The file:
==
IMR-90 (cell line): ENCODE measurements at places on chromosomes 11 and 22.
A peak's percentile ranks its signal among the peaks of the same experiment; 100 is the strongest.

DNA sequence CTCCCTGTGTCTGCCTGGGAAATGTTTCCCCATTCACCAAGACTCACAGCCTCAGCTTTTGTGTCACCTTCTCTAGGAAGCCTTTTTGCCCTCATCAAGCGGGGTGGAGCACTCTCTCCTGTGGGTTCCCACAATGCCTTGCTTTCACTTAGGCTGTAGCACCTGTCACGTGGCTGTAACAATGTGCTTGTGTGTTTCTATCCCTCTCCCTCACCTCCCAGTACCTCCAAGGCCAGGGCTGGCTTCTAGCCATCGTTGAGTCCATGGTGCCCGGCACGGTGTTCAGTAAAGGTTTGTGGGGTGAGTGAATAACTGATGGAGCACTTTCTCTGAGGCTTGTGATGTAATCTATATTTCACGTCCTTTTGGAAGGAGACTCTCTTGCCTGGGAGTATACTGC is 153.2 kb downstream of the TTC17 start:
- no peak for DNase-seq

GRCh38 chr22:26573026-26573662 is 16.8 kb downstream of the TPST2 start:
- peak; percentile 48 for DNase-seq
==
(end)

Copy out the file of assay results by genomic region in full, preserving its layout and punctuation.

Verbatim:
IMR-90 (cell line): ENCODE measurements at places on chromosomes 11 and 22.
A peak's percentile ranks its signal among the peaks of the same experiment; 100 is the strongest.

DNA sequence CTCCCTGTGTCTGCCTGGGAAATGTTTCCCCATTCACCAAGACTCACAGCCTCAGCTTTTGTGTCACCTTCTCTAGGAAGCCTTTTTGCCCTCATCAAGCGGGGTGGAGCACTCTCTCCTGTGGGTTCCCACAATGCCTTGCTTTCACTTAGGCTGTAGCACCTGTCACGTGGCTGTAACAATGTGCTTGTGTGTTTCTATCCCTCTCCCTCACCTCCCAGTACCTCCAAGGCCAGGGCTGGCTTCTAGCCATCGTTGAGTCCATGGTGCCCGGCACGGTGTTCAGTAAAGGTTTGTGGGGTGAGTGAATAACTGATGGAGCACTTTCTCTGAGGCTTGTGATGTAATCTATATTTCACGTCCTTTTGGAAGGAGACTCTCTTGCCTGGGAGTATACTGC is 153.2 kb downstream of the TTC17 start:
- no peak for DNase-seq

GRCh38 chr22:26573026-26573662 is 16.8 kb downstream of the TPST2 start:
- peak; percentile 48 for DNase-seq